According to Ohio University, Aristotle described a Greek tragic hero is a decent person who makes a tragic mistake that leads to his downfall. Because those watching the play feel a connection with the tragic hero, they experience a feeling of catharsis through watching his downfall.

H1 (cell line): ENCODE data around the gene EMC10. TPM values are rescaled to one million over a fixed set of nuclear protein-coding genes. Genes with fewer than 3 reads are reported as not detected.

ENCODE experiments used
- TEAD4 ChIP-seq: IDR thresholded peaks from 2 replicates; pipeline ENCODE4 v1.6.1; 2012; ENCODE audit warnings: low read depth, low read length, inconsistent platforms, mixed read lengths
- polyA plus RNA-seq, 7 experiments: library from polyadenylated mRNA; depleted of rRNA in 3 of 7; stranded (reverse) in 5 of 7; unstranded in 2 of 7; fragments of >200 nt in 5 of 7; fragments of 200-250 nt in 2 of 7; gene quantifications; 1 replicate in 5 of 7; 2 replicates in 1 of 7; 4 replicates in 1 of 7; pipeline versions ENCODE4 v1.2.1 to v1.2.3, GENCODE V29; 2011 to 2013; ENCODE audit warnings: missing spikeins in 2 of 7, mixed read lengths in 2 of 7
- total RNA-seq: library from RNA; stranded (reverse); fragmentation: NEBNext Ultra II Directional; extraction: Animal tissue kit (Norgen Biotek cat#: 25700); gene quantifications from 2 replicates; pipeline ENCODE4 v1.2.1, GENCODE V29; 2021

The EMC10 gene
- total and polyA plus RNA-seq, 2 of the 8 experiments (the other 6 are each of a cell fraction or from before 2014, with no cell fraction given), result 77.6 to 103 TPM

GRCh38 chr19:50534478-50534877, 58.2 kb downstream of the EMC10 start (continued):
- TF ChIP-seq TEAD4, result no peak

For Aristotle, the ideal tragic hero was Oedipus, the protagonist of the Greek playwright Sophocles's play "Oedipus the King." A decent man, Oedipus wins the audience over with his virtue and intelligence. However, he makes a fatal mistake when he unwittingly kills his birth father and marries his birth mother. When his city, Thebes, is in the grip of a terrible plague, he learns that the only way to dispel it is to catch the man who killed Laius, the former king. However, that man is Oedipus himself. When he discovers the truth, he blinds himself, and his wife, Jocasta, commits suicide.